“I’ve been there 22 years,” he said. “I would love to retire there and continue my life.”

HUDS will also offer positions to employees formerly contracted from dining management company Restaurant Associates who were laid off from the Graduate School of Design and the Law School earlier this year, according to the Local 26 contract summary.

According to University spokesperson Jason A. Newton, Harvard is seeking to fill more than 50 positions, and former RA employees are welcome to apply.

Claudia J. Escobar, a former catering employee at HLS who was laid off from her position, said the contract may allow her to return to work as a Harvard employee.

“It is our right to [go] back to work because we [were] working during the pandemic, and I think we deserve to go back to work,” Escobar said after voting to ratify the contract.

Hilary J. Flores-Hebert, a Business School dining worker and volunteer at the polling station, said she decided to volunteer to help other members gain a contract that guaranteed greater job security. In addition, she said she supports the continued health care benefits and compensation increases.

“I think that’s super important, given that we’re essential workers, that we put so much of our time and effort to contribute to this community,” she said.

—Staff writer Cara J. Chang can be reached at cara.chang@thecrimson.com. Follow her on Twitter @CaraChang20.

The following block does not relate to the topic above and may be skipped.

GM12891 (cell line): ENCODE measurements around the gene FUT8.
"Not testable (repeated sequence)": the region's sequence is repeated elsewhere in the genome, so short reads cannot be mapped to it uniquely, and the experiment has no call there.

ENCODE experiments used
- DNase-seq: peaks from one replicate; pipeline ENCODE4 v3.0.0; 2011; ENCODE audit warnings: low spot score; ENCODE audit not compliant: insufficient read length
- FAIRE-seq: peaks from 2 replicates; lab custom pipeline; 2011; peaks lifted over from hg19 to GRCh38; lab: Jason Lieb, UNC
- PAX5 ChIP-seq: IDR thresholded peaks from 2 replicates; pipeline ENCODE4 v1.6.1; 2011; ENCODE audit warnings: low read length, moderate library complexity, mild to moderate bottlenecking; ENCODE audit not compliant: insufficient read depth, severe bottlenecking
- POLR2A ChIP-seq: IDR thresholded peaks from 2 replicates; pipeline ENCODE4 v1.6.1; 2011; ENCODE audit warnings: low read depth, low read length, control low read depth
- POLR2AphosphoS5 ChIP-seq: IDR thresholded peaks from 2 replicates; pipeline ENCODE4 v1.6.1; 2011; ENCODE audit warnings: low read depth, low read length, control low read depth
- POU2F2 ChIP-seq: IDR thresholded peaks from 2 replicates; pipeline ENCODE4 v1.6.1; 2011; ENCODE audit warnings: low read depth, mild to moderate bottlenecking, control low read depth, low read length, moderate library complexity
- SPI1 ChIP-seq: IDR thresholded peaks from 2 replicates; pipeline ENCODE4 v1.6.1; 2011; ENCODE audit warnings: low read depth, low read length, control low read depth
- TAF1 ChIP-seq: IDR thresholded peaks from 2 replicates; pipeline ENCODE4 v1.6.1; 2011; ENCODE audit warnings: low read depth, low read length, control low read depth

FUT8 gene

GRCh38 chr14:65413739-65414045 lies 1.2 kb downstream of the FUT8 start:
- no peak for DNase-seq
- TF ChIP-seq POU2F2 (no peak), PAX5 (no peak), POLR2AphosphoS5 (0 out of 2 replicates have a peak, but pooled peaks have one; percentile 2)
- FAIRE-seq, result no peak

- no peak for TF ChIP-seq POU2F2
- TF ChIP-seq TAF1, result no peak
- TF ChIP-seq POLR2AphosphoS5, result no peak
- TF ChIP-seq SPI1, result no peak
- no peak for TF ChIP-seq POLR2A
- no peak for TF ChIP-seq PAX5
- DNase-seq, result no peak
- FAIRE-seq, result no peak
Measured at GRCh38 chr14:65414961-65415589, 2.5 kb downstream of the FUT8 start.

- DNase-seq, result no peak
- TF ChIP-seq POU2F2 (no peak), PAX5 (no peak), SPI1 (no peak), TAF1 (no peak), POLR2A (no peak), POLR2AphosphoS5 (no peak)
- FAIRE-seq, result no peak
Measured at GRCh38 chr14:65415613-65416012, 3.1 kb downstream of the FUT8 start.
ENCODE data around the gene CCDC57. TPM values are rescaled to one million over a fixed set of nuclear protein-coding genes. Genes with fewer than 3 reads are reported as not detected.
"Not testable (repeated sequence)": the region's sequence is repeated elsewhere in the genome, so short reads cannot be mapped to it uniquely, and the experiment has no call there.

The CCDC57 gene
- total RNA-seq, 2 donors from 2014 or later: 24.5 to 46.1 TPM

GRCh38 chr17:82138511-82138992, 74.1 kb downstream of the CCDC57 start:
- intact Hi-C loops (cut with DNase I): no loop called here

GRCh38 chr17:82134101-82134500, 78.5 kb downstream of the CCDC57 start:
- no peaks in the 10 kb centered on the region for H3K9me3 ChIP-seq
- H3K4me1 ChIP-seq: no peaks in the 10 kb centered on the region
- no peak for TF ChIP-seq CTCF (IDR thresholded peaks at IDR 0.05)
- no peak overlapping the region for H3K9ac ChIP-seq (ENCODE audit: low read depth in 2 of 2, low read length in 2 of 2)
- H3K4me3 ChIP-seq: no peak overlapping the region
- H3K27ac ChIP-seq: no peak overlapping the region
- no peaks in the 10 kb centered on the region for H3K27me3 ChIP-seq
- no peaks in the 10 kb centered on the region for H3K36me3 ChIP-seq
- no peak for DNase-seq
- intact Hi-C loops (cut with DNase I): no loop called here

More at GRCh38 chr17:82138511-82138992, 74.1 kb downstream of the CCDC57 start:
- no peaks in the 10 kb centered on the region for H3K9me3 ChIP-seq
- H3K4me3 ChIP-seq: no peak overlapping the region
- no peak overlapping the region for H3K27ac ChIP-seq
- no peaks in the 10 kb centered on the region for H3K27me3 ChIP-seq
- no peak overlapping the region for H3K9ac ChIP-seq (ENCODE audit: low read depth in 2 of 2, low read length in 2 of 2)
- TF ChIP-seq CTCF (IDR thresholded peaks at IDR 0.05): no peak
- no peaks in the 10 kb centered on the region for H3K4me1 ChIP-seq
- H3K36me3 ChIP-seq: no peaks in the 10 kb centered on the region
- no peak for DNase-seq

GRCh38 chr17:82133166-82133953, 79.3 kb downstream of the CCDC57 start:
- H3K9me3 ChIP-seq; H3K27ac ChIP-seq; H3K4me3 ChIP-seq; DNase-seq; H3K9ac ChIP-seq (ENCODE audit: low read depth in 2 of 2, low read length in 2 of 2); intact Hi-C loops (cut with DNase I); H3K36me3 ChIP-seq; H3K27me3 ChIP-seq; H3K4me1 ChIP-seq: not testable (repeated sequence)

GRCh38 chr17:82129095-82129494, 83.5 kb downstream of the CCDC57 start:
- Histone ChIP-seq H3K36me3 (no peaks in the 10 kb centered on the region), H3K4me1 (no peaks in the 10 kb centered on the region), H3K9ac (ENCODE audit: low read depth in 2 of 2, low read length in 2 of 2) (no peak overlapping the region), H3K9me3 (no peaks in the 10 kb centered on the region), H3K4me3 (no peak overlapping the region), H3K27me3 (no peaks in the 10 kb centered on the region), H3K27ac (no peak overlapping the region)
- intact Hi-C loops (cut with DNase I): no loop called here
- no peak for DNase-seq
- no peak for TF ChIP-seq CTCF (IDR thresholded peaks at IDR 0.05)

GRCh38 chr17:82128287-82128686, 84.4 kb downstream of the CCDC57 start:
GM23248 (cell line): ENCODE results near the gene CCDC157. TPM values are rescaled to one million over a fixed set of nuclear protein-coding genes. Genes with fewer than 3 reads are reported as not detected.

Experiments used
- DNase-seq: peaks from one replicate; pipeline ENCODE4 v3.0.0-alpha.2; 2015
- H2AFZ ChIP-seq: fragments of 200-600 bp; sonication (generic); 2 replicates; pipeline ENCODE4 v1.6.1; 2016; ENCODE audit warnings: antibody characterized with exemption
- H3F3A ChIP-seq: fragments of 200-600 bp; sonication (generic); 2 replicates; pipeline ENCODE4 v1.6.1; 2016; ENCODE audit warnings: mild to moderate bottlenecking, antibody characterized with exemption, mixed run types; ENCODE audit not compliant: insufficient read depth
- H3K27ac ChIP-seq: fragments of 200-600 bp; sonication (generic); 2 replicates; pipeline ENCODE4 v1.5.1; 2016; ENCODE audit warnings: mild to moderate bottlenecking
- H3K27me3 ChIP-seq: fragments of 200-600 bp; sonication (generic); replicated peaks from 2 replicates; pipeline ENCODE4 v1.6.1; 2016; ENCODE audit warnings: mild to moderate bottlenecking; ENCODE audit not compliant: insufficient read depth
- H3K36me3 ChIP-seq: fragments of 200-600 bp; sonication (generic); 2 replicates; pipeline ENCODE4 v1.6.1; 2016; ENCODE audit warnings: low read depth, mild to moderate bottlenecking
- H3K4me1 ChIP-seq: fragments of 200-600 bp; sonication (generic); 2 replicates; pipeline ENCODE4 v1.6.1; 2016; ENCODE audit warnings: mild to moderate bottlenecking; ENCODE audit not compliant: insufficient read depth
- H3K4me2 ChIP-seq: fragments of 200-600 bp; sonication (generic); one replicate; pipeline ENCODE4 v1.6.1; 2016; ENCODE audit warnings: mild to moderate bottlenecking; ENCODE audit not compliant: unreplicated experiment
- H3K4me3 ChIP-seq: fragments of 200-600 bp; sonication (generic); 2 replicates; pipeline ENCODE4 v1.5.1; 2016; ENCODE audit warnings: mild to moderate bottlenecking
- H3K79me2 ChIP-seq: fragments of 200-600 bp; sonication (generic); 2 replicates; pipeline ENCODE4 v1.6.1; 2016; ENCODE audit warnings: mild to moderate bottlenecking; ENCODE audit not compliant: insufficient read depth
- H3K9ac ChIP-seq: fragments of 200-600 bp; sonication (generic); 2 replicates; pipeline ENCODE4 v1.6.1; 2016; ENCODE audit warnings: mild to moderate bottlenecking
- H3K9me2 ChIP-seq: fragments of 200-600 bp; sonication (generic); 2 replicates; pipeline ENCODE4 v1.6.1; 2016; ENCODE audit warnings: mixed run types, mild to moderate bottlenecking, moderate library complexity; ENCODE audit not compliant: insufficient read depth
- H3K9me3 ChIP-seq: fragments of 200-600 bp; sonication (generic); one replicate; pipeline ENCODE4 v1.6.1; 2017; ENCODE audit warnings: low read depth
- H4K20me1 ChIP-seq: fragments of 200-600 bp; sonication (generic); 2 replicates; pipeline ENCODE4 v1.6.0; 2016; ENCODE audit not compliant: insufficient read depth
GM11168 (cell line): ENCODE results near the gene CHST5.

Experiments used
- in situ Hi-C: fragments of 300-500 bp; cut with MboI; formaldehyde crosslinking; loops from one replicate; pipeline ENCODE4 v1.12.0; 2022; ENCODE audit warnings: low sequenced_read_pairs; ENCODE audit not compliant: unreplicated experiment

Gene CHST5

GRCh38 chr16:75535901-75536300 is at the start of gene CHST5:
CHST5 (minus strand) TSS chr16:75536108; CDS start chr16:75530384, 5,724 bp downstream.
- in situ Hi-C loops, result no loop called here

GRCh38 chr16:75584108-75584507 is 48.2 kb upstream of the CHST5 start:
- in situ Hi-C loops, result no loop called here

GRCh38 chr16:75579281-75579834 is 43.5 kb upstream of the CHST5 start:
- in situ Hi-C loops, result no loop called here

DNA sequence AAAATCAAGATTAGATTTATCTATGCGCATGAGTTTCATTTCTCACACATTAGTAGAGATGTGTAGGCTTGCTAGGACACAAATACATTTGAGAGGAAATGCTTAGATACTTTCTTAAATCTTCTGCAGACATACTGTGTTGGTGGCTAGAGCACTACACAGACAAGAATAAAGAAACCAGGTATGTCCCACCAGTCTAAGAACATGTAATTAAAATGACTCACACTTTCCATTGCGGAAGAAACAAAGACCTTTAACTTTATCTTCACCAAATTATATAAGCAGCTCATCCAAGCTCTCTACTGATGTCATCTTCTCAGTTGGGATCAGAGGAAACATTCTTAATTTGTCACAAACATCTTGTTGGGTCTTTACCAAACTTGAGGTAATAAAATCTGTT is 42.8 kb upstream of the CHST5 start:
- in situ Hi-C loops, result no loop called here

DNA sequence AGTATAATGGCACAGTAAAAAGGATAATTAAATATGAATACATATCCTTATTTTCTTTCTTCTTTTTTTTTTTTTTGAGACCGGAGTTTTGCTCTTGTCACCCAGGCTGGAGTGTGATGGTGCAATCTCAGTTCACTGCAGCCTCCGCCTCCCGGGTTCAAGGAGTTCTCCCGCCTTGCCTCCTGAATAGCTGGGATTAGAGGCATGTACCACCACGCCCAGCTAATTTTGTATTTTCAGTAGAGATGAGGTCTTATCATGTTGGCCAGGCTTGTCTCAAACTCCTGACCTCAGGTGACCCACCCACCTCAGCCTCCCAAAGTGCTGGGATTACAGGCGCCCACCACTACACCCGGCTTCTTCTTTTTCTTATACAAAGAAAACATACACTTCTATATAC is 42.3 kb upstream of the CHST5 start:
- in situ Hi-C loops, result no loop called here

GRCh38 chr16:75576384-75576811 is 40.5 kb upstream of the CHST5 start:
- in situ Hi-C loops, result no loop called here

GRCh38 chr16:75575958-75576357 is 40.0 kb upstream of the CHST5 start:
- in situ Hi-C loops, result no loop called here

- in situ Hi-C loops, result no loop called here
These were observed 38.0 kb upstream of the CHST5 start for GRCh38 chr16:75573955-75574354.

—Staff writer Meimei Xu can be reached at meimei.xu@thecrimson.com. Follow her on Twitter @meimeixu7.

‘We’re Part of Harvard Too’: Dining Workers’ Union Flyers Campus, Concerned Over Proposed Hours Cut

Fearing reductions in the dining staff’s hours in Harvard College’s residential houses, UNITE HERE Local 26, the union representing dining employees at the University, has solicited the support of students through a flyer campaign as undergraduates return to campus.

The flyers allege Harvard is “using austerity politics to marginalize essential workers” after collecting tuition during the pandemic and growing its endowment through the fiscal year 2020.

“At the same time, Harvard is pushing food service workers to the sidelines by slashing full-time jobs and cutting hours – even though more students are on campus than ever,” the flyer reads.

In July, Harvard University Dining Services announced changes to its menus and hours beginning this fall, including full breakfast service at Annenberg and Quincy House, longer breakfast and dinner hours, and more kosher, halal, vegan, and vegetarian options. HUDS spokesperson Crista Martin wrote the new service model is designed “to continue to meet the changing needs of students and our community.”

“These updates will necessitate some modifications to staff schedules, but as we have shared with the union, those adjustments will be undertaken over time, with union input and in accordance with the union contract,” she wrote.

At the union’s request, Harvard shared preliminary schedules with Local 26 for the coming academic years, according to Martin.

Local 26 President Carlos Aramayo said in an interview that the union analyzed those proposed schedules and determined they would amount to a 20 percent cut in the number of full-time dining employees in residential houses and an 8 percent cut in total hours available.